“When I was young I suffered from massive OCD, it was really debilitating; banging my head against the wall a number of times, or not being able to fall asleep without touching things. If I have today, I transferred it to work.
“Early on, I found it made supernatural things more plausible if people had a hard time separating fact from fiction.” Parker’s room,
The Great Lost Bear in Portland is real, as is Vienna’s Nameless Cemetery, created for anonymous Danube drowning victims, and the Czech Republic’s Sedlec Ossuary, a huge chapel containing tens of thousands of skeletons, many arranged to form decorations.
“It’s a huge bone dump and a guy comes over and says, ‘I could make a chandelier out of it’ and rather than locking it up, they say, ‘Go ahead’.”
Connolly’s villains are gloriously grotesque, morally corrupt on the inside and crumbling on the outside, their evil rotting their bodies.
“I loved Ian Fleming and I loved his villains. He realized that 007 had to work on a proper epic canvas and the villains had to be part of it,” says the author, who also hosts a weekly show at Irish radio.
“Once, when I interviewed James Lee Burke, he said he wondered if there were people so morally corrupt that their evil found physical expression.
“It would be great if that were true, you could just jail all the ugly people and the world would be a safer place.” His new novel, Les Furies, is really two in one. The first, The Strange Sisters, came out of the pandemic.
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“When the first lockdown happened we were all freaking out it was scary. I thought most people would be watching their phones for news. As an experience I thought I would write a chapter by day and give it to people to read on their phones.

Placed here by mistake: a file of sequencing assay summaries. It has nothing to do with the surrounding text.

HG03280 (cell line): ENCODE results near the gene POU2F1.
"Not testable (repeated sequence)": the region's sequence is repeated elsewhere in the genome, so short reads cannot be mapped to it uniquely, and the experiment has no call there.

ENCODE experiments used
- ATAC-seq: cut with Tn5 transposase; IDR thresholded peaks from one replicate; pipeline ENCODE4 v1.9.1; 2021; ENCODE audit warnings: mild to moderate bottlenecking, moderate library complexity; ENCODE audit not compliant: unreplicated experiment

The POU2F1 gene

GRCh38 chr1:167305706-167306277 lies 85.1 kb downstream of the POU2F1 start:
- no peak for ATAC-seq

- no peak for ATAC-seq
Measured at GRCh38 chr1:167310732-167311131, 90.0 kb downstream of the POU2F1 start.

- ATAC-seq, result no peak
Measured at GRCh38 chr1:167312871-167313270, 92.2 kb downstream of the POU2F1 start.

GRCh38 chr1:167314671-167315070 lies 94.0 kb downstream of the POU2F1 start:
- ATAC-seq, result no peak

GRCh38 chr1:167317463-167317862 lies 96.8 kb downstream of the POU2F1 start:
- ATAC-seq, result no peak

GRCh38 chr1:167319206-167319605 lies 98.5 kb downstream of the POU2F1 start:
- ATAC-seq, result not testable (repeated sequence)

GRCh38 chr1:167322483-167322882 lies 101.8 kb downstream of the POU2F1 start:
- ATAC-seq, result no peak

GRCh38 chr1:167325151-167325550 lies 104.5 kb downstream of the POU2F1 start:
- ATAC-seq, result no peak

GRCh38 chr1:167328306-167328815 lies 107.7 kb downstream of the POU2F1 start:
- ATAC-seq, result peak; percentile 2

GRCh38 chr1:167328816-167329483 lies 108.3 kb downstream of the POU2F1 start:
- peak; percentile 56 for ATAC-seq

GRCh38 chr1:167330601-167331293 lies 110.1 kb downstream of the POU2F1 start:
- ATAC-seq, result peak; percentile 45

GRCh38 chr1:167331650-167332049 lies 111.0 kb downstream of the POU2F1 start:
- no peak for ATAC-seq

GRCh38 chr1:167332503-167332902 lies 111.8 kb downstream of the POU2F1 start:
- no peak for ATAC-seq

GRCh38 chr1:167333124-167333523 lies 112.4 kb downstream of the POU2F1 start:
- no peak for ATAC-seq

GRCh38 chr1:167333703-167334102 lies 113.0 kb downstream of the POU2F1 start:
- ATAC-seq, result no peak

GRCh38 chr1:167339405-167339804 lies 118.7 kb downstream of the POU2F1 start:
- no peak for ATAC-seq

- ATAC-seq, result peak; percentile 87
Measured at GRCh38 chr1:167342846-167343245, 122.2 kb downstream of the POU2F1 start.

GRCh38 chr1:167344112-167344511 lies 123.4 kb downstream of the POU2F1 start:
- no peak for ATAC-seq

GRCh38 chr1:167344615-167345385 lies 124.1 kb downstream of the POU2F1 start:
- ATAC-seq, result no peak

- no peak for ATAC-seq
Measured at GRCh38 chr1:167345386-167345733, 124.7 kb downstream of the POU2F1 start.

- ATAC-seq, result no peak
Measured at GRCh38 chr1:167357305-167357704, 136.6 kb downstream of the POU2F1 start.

“When I came to review it, the chapters were too short so I spent a year rewriting it. Then I had the idea for a second novel, Les Furies, and they tied together, the two stories of men underestimating the intelligence and power of women.”
COVID provided a suitably ominous backdrop to the storylines, involving the hunt for a stolen coin that might be possessed and a nasty case of blackmail, respectively.
Connolly is currently in talks with a big Hollywood star he can’t name to do a TV series based on his books, but he’s skeptical it will ever materialize. “The books are just too weird,” he laughs.
In the meantime, he is looking forward to visiting Yorkshire next week to launch his new book in Harrogate.
“One of the things that gives you confidence in people is going to a bookstore or a festival and seeing a lot of people there discussing something they have in common,” adds- he, “I work with prisoners quite a bit and never underestimate the value of escape.
“That’s what Covid taught us; we were all stuck in houses, sometimes with people we didn’t like very much, and picking up a book to escape to a happier place was a beautiful thing to do. The reality is a nice place to visit…but you wouldn’t want to live there.
John Connolly’s The Furies (Hodder, £20) is out August 4.
To pre-order for £18 with free P&P in the UK, visit expressbookshop.com or call 020 3176 3832.
For Theakston Old Peculier Crime Writing Festival visit: harrogateinternationalfestivals.com